• The writing makes everything count. Even small parts of a scene come back as an important plot point.

  • Multiple panels tell even more story beyond the words through the incredible amount of detail provided. Messy workplaces and people’s homes reveal more of their characters and motivations because of the thoughtfully drawn backgrounds.


  • Content Warning: This book contains depictions of alcoholism that could be triggering to readers sensitive to that.

  • The story attempts to explore gender stereotypes, but they are too blunt at times and some more nuance would have made these scenarios more believable.

  • While the horror hosts at the end of each issue were enjoyable, they felt abrupt each time they appeared because there wasn't a consistent host.


Count Crowley: Reluctant Midnight Monster Hunter, Page 2, Interior Art by Lukas Ketner, Dark Horse Comics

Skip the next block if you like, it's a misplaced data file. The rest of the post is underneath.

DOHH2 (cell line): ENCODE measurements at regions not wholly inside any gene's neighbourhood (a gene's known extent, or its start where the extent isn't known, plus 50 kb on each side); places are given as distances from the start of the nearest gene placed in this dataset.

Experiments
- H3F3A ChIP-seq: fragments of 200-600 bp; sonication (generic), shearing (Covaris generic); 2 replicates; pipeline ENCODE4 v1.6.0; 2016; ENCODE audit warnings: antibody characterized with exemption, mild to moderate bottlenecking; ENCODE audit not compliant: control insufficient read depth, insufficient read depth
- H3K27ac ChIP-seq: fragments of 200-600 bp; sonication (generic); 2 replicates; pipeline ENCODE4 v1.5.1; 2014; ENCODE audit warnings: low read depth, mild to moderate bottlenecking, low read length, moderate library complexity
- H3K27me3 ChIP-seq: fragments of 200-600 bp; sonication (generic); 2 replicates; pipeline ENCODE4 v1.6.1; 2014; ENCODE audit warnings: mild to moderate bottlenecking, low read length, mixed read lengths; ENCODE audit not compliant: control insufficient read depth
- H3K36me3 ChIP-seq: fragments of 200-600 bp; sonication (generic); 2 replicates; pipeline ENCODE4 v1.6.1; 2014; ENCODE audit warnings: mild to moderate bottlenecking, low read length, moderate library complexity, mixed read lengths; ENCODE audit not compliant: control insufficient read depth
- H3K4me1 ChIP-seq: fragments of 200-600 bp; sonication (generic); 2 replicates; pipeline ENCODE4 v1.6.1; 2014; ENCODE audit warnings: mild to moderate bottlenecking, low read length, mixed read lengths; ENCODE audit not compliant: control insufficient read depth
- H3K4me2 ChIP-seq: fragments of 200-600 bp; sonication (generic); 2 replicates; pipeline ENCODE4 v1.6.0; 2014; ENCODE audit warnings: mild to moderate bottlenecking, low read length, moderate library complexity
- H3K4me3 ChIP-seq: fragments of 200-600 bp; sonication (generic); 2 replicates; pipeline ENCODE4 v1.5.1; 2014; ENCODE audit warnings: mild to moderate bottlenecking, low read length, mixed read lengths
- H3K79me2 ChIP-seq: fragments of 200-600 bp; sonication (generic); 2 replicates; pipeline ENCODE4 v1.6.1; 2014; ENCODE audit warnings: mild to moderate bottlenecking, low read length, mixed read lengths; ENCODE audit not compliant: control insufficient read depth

Count Crowley brings back old ideas and gives them a fresh coat of paint. Jerri is lovable because of her sarcastic and aloof attitude, reminding one of the witty stylings of Vampirella or Cousin Eerie, but also because the story pulls at the reader’s heartstrings and makes them want her to get better. The book isn’t afraid to show that Jerri is a complex woman; sympathetic because she’s been denied so many opportunities, but also condoning her alcoholism and how it affects her loved ones. It’s this fine line that makes her such a great character to be the focus of this story.

Following this style of old-meets-new, the art feels like a modern Tales from the Crypt or Creepy. The detailed lined and heavy shading meets colorful hues creating something unique and perfect for this book. It’s an exemplary example of why art is the meat of a comic as each page has little details that explain, beyond words, who these characters are and what are their deepest feelings in any moment.

A blissful read for anyone nostalgic for the days of classic horror hosts and anthologies, Count Crowley will treat everyone well.


If you like the writing:

  • Elvira Mistress of the Dark by David Avallone

  • Something is Killing the Children by James Tynion IV & Werther Dell’Edera

  • Bump by Joseph S. Farrar & various artists

If you like the art:

  • Witch Doctor by Brandon Seifert & Lukas Ketner

  • Kill the Minotaur by Christian Cantamessa, Chris Pasetto, & Lukas Ketner